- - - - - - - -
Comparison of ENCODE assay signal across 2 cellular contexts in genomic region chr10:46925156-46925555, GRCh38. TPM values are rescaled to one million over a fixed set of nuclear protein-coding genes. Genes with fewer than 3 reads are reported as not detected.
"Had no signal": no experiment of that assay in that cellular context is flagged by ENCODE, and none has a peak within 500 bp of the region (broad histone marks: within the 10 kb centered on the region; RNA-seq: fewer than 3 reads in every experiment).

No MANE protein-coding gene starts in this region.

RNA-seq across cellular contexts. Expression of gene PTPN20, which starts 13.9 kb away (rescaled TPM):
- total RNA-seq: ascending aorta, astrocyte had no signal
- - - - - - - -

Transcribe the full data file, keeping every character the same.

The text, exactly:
Comparison of ENCODE assay signal across 2 cellular contexts in genomic region chr10:46925156-46925555, GRCh38. TPM values are rescaled to one million over a fixed set of nuclear protein-coding genes. Genes with fewer than 3 reads are reported as not detected.
"Had no signal": no experiment of that assay in that cellular context is flagged by ENCODE, and none has a peak within 500 bp of the region (broad histone marks: within the 10 kb centered on the region; RNA-seq: fewer than 3 reads in every experiment).

No MANE protein-coding gene starts in this region.

RNA-seq across cellular contexts. Expression of gene PTPN20, which starts 13.9 kb away (rescaled TPM):
- total RNA-seq: ascending aorta, astrocyte had no signal